The philosophy behind the company’s global change initiative appeared to have been neo-Taylorist. We say this because the senior managers sought to increase performance by taking a very mechanistic view of the organisation that concentrated on the division of tasks, specialisation of employees and hierarchical control. Even though the middle manager accepted the senior managers’ main objective (increasing performance), his ideal view of managerial best practice was more contemporary; underpinned by a desire to be responsive, flexible and worker-centred. He preferred to develop his employees’ versatility and increase individual accountability and motivation, conditions he considered necessary for developing effective customer relationships and improving performance, rather than managing in an autocratic way.
His approach was successful. His unit was the only one in the company to successfully achieve all the global change objectives across the six-month implementation period. Our data suggest this success could be attributed to the way he produced or adapted ten different forms of materiality to simultaneously embody his sense of the global (HQ) level strategy and his personal management philosophy. He produced material texts that workers read or wrote on in order to perform their work as well as displays that produced performance figures that senior managers read to confirm their strategic intent was being realised in practice.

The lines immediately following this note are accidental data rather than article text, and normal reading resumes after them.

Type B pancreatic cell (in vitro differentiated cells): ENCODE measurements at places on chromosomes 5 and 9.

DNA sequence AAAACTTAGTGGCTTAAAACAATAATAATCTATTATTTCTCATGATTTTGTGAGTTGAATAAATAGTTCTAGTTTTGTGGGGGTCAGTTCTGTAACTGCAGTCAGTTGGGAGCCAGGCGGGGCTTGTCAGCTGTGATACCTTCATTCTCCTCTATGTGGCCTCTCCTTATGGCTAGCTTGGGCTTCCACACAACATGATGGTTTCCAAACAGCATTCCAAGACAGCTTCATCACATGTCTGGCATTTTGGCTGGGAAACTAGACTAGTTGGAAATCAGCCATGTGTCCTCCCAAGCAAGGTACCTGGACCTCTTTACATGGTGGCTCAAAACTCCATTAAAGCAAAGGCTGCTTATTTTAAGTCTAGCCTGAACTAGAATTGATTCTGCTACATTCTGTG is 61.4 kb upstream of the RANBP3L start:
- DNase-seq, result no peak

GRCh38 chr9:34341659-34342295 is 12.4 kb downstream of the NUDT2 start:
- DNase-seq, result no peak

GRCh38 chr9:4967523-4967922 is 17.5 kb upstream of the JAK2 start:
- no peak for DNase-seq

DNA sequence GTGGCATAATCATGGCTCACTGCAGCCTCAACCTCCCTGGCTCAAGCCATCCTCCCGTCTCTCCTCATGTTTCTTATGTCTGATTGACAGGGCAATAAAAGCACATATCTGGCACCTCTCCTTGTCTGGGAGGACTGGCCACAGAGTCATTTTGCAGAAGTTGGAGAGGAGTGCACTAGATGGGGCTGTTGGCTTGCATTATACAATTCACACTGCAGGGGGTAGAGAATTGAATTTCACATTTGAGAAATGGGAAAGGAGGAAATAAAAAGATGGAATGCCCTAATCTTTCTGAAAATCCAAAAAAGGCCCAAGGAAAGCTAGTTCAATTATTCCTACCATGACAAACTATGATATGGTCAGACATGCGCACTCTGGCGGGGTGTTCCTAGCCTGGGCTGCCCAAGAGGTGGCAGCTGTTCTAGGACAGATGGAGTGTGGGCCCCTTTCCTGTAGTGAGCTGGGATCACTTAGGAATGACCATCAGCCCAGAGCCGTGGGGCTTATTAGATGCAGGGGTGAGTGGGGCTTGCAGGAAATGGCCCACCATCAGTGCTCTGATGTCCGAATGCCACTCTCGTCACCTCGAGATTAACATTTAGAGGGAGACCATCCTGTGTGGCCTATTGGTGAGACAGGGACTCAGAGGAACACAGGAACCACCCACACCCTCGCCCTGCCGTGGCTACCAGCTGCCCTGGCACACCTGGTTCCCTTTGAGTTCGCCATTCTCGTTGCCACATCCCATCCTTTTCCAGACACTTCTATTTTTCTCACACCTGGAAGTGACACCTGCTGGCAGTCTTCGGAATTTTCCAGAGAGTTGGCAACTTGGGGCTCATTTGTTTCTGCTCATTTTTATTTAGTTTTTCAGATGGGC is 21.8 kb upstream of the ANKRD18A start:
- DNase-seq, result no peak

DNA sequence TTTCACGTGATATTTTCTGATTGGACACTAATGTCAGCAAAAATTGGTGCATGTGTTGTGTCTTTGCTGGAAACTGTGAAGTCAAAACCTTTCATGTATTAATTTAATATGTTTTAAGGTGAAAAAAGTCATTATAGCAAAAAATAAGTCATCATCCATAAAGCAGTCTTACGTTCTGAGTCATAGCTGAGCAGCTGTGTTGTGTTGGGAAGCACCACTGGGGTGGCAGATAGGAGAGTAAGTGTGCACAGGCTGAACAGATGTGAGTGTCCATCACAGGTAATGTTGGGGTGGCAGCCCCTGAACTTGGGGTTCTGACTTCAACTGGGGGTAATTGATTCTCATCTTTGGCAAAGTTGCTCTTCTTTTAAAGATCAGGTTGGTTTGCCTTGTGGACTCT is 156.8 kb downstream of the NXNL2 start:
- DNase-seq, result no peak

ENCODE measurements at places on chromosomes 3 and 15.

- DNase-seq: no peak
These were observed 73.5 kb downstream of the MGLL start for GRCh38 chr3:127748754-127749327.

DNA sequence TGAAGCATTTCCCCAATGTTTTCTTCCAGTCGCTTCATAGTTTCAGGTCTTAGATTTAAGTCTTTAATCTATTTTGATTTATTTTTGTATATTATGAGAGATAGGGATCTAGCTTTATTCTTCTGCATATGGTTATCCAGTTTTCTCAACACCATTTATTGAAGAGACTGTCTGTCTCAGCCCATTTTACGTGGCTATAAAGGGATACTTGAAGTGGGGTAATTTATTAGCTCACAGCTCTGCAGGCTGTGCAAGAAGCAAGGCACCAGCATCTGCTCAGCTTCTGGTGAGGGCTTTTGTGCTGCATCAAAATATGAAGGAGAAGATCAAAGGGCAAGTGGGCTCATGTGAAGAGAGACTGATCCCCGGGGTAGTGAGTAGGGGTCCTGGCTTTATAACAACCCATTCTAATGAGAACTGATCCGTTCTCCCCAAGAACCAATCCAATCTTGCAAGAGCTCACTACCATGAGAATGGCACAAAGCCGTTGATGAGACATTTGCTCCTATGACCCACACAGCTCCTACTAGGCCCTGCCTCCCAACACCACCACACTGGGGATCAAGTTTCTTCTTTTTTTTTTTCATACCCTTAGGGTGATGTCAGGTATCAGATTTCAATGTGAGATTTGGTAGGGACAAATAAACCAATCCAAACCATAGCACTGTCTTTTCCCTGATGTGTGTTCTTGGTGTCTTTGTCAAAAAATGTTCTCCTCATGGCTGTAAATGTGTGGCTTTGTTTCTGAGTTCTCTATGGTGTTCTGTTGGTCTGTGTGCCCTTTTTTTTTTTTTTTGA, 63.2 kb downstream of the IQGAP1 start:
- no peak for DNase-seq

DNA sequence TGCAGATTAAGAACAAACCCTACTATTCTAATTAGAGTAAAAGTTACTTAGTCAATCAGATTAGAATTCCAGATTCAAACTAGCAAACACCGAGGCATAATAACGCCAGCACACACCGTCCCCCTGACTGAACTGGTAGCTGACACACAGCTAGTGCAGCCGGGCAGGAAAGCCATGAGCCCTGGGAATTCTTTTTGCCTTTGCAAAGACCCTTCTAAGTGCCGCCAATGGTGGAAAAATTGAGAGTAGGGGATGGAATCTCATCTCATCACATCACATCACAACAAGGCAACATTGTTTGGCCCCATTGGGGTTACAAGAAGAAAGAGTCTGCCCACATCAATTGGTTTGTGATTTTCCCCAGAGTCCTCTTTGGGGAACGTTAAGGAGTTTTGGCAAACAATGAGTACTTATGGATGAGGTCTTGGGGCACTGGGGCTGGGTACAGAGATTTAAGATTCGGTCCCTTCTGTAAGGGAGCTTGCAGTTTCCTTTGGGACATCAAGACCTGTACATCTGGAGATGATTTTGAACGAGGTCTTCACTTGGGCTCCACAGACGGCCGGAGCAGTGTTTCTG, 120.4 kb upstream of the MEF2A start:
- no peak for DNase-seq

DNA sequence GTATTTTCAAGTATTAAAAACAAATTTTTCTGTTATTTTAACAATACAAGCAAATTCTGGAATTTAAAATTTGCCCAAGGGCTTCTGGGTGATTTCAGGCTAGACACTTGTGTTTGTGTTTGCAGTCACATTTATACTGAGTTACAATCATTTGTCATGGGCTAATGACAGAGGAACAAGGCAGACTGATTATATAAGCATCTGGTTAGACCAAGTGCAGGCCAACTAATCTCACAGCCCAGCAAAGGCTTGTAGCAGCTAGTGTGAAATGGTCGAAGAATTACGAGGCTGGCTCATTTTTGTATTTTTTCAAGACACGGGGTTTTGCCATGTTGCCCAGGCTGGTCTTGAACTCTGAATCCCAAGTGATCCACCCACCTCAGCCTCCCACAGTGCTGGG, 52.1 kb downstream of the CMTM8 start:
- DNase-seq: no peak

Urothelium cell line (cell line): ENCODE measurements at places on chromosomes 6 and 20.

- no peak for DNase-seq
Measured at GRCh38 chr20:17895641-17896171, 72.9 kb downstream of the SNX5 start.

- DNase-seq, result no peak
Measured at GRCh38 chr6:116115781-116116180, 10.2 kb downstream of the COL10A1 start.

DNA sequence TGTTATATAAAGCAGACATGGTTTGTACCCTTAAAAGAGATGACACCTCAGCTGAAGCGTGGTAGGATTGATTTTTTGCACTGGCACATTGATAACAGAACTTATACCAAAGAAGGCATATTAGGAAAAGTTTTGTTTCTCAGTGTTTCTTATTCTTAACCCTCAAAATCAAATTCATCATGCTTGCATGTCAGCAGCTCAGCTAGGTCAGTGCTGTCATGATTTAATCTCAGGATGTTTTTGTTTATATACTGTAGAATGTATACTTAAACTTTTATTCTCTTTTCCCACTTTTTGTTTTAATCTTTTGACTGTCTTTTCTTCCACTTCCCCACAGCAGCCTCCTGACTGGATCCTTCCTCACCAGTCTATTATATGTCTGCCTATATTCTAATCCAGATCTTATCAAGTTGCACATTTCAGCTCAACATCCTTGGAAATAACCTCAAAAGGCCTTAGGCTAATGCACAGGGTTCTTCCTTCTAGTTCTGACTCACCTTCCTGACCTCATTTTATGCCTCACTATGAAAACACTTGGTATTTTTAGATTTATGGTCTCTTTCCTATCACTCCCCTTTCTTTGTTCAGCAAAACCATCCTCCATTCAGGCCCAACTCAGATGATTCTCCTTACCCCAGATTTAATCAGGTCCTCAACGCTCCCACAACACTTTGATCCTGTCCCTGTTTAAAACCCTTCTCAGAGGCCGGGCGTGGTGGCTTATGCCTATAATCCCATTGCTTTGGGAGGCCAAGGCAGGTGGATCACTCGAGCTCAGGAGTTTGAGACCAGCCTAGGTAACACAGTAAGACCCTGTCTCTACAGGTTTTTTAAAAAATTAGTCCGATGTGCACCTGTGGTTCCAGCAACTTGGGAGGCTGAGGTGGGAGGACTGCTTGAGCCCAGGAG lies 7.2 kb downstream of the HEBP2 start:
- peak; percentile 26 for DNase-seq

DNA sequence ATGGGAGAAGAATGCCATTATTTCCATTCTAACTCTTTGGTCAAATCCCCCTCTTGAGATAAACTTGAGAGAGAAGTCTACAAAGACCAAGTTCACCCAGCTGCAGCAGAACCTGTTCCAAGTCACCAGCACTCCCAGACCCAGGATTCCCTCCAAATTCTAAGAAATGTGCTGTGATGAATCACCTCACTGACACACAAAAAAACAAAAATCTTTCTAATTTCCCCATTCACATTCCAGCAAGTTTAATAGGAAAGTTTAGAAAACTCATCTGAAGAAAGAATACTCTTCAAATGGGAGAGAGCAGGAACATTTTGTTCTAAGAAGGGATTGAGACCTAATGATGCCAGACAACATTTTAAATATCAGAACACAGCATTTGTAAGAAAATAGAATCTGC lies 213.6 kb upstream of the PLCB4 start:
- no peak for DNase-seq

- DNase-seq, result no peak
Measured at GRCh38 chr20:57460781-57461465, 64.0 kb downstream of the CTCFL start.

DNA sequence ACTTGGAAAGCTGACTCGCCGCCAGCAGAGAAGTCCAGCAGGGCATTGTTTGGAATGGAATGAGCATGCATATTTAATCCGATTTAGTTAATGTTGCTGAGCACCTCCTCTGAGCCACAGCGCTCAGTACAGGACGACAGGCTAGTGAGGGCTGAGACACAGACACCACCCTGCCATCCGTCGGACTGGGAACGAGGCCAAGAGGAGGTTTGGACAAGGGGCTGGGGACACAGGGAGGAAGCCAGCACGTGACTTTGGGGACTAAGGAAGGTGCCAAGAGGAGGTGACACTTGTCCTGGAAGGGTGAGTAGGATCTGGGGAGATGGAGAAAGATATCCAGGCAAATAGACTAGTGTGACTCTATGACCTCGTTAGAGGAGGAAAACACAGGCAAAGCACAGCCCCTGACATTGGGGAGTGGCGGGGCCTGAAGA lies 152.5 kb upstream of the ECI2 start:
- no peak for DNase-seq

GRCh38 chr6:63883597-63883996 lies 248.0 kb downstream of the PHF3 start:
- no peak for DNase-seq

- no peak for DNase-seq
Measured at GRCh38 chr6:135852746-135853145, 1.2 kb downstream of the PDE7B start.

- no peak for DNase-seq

Giving sense to a strategy through materiality
The following diagram captures the way global strategic practices were aligned with the company’s global strategy through the reading and writing of material texts. The texts were ‘operational’ (e.g., forms that had to be filled in), ‘geosocial ‘(structured the spaces people interacted in) or ‘controlled the timing of tasks’.
Figure 1. Writing and reading the texts
By shaping the reading and writing of texts, the middle manager was critical to the achievement of the global strategic change objectives because these texts provided the structure to support workers’ increased performance as measured by HQ’s performance indicators (feedback line to HQ in Figure 1). His approach was tailored to local expectations regarding appropriate ways of working, and clarified the changes demanded by the global strategic plan.
The new tools therefore not only facilitated increased operational efficiency but simultaneously served to couple local and global strategies in a coherent manner (represented by intertwined wavy lines in Figure 1) that had workers’ endorsement. As noted earlier, the adoption of these tools also materialised the influence of the manager and his distinctive managerial philosophy, with its emphasis on versatility, accountability and motivation and allowed him to provide values-based strategic leadership. His material interventions were in stark contrast to those proposed by senior staff at HQ and had no equivalents in the other business units.